ENTRIES TAGGED "nitty gritty tech"

Pycon Wrapup on onlamp.com

There seemed to be quite a lot of interest in my previous post, Pycon a "hiring fest", so readers may be interested in the ONlamp.com Pycon Wrapup. Jeremy Jones gives an overview of some of the Python projects to watch, and a summary of the new features in Python 3000, with Guido's top five migration suggestions, based on an…

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ETech Preview: Super Ninja Privacy Techniques for Web App Developers

I'll be speaking at ETech this year on "Super Ninja Privacy Techniques for Web App Developers," about the various techniques we use at Wesabe to keep people's data private. Since we deal with very sensitive information (your money, how you spend it, and how you can get more out of it), we've tried to come up with as many new…

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Spamonomics 101

The biggest thing I've wondered about spam is: Why do the spammers even bother? They spend an enormous amount of effort, time, and (I expect) money to deliver huge quantities of mail to my inbox, which I then spend an enormous amount of effort, time, and (for some people) money to delete unseen and unread. How is this profitable for…

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Java SE 6 Released

Today Sun announced the release of Java SE version 6. Last week I spoke with Danny Coward (Java SE Platform Lead) about the features and significance of the new release. From my perspective, the most interesting feature is the built-in support for what they're calling "script engines", that is, pluggable alternate syntaxes that run in an interpreted environment on top…

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Completely human free shopping

The "Get & Go Express" convenience stores aren't stores so much as giant vending machines – only done smarter with new technology. All shopping takes place on the outer surface of the box like stores (roughly the foot print of two 40ft shipping containers) from an array of smaller vending machines. The store takes up less space because it doesn't…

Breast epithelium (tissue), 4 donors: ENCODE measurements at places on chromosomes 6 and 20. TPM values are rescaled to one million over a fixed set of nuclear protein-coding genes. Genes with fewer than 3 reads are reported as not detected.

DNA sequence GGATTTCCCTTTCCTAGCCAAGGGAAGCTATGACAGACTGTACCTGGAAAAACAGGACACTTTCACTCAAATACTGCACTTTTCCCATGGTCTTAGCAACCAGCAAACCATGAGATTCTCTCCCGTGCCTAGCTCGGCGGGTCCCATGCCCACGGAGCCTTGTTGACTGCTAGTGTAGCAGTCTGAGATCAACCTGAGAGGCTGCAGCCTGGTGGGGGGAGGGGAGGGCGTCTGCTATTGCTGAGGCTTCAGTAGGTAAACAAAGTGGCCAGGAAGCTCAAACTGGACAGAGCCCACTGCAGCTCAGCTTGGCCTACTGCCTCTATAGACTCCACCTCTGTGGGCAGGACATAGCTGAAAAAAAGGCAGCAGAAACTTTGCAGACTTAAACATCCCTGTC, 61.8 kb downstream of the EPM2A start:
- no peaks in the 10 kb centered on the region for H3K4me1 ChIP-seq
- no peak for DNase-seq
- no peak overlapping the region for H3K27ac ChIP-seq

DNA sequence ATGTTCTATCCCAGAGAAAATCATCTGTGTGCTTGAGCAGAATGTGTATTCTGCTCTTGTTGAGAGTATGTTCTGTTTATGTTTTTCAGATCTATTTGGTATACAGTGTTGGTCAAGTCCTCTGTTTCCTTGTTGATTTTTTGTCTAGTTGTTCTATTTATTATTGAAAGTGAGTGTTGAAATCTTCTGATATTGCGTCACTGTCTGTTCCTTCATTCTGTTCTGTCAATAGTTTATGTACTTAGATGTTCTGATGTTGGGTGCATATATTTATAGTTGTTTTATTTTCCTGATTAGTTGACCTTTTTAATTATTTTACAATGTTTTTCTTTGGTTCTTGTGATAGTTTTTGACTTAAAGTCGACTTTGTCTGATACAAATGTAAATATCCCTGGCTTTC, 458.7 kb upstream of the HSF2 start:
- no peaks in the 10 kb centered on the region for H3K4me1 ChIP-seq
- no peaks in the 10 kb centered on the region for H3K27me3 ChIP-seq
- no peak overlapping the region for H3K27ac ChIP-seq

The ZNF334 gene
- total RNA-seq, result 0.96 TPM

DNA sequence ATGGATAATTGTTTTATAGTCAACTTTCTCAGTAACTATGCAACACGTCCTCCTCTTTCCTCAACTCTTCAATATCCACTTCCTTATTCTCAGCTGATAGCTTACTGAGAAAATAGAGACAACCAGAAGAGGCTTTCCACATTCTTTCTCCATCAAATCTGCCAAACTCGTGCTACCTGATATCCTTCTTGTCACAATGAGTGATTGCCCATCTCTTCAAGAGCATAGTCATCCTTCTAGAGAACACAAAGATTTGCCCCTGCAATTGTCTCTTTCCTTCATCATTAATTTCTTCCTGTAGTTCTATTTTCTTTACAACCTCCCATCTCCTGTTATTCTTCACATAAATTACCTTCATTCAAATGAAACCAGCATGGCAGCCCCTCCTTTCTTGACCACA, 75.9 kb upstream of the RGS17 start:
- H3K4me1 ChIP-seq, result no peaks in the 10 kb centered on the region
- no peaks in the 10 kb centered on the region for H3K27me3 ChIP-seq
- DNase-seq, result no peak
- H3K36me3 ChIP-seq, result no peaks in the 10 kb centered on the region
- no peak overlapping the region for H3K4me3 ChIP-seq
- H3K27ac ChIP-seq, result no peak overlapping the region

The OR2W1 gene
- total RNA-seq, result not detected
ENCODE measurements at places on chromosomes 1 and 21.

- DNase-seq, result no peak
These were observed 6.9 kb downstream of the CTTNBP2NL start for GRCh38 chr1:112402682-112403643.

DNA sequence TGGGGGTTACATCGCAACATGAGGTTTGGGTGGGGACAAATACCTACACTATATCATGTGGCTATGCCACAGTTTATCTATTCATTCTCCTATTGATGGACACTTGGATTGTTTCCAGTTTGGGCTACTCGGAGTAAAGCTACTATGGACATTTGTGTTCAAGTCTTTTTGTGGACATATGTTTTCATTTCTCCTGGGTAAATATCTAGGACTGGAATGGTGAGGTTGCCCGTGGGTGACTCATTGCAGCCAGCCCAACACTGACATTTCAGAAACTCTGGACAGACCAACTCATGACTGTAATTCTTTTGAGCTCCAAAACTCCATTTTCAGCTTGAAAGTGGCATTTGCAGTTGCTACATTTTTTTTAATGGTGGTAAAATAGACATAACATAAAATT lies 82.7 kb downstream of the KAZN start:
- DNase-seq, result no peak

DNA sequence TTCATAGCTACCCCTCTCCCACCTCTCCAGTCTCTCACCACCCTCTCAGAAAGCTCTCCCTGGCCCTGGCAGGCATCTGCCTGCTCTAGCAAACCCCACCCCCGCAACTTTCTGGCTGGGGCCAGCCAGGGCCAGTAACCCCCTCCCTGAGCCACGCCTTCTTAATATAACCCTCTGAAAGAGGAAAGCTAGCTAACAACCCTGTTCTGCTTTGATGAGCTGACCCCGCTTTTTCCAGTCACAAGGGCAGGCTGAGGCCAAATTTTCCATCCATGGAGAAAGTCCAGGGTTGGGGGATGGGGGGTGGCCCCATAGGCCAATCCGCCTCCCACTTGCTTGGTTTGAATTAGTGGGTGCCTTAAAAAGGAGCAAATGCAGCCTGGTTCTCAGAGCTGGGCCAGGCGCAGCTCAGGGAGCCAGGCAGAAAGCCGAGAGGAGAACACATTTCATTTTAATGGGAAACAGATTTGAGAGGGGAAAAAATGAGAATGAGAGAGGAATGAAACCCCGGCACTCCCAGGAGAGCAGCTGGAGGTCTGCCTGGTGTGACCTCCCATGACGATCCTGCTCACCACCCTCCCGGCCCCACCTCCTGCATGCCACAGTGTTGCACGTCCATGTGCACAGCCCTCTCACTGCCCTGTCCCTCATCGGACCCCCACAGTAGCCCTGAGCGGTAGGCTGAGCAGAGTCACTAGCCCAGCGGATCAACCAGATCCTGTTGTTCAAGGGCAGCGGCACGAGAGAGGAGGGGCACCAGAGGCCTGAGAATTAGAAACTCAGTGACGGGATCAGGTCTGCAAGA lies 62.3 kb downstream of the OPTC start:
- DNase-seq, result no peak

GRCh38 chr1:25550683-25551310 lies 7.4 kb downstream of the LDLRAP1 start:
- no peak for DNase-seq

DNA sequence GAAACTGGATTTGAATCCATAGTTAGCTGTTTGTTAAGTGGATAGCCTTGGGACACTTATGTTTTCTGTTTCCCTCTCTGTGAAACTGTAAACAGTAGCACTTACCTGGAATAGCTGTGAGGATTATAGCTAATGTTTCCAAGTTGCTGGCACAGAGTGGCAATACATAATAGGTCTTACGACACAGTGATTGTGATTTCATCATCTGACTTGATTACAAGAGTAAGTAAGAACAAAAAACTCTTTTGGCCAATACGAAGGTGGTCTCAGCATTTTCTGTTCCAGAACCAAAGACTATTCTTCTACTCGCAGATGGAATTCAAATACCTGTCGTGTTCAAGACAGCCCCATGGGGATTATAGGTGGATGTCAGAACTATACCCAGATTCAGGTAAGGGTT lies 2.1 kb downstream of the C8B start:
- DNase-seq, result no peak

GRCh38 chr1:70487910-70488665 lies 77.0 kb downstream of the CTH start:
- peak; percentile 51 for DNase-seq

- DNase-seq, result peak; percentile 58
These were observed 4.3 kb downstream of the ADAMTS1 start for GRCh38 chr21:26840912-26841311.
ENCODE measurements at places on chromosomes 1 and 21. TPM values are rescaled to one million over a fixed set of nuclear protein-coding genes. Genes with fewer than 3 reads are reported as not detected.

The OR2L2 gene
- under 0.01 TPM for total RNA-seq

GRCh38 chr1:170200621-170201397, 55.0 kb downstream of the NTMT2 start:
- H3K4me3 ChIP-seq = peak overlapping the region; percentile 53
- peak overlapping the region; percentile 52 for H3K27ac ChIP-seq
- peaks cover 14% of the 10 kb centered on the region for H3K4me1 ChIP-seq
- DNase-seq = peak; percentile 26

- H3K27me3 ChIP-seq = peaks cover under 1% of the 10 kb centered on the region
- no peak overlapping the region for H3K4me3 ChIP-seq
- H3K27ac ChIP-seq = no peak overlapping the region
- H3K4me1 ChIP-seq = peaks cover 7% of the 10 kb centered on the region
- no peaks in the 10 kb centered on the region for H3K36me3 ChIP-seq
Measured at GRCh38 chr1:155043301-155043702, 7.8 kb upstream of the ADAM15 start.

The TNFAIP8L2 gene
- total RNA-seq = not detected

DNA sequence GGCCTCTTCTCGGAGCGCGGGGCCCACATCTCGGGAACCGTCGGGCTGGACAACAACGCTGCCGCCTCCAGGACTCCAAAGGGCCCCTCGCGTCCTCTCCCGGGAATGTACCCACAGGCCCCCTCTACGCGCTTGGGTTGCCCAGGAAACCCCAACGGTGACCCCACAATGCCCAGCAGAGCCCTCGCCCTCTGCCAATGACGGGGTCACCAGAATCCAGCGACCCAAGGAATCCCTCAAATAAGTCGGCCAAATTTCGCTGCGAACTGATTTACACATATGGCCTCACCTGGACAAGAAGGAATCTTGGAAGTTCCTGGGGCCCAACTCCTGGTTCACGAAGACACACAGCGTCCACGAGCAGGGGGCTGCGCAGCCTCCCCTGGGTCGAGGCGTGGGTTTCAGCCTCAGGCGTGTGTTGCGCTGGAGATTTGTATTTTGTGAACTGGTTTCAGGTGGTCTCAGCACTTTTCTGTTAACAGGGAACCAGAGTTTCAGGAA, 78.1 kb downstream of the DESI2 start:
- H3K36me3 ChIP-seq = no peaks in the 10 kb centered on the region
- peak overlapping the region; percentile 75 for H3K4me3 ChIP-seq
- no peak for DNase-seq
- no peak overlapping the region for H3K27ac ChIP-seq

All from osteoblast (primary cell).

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Question about GMail referers

When I get referers from GMail messages on my new blog, they often contain a query string parameter labeled 'cat' with a cleartext, meaningful value in it. I've often been able to determine, from the 'cat' value, exactly who is talking about my site in email, and in one case, exactly what they thought of what we're doing! (Fortunately, the…

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Treemap on Rails

Andy Bruno, who developed the treemap code that we use for our Bookscan data visualizations, has created a new Rails implementation called acts_as_treemap, according to a report by Rob Orsini, author of The Rails Cookbook, who blogs on Rails-related topics at tupleshop.com. If you're a fan of data visualization, as I am, you'll be excited both about getting your hands…

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Metaprogramming in Ruby and Java

Metaprogramming is modifying your programming language to make it fit your problem domain. Lisp started it, Perl's source filters did something along those lines, but Ruby's got it in spades (caution: Why The Lucky Stiff content behind that last link). In the last few weeks I've been pounding through Ruby like Rush Limbaugh through an Everest of Viagra, and I…

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Vacuum Lines, Belt Tensioners, and Electric Motors

My friend Adam sent me this interesting note today: I remember my dad talking about how the windshield wipers in his first car were driven by vacuum lines. The speed of the wipers varied with the load on the engine — the wipers would come to complete stop if you were climbing a steep enough hill. Apparently this is how…

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Intel OS X Boxes to Dual Boot Windows XP

Apple yesterday announced "Boot Camp", a system that lets you dual boot Windows XP and OS X on the Intel-based Macs. It's software to make the partitioning and installation easy. "Dual booting" is, for those of you who haven't struggled with your own Linux boxes, when you install both operating systems on a single hard disk and decide each time…

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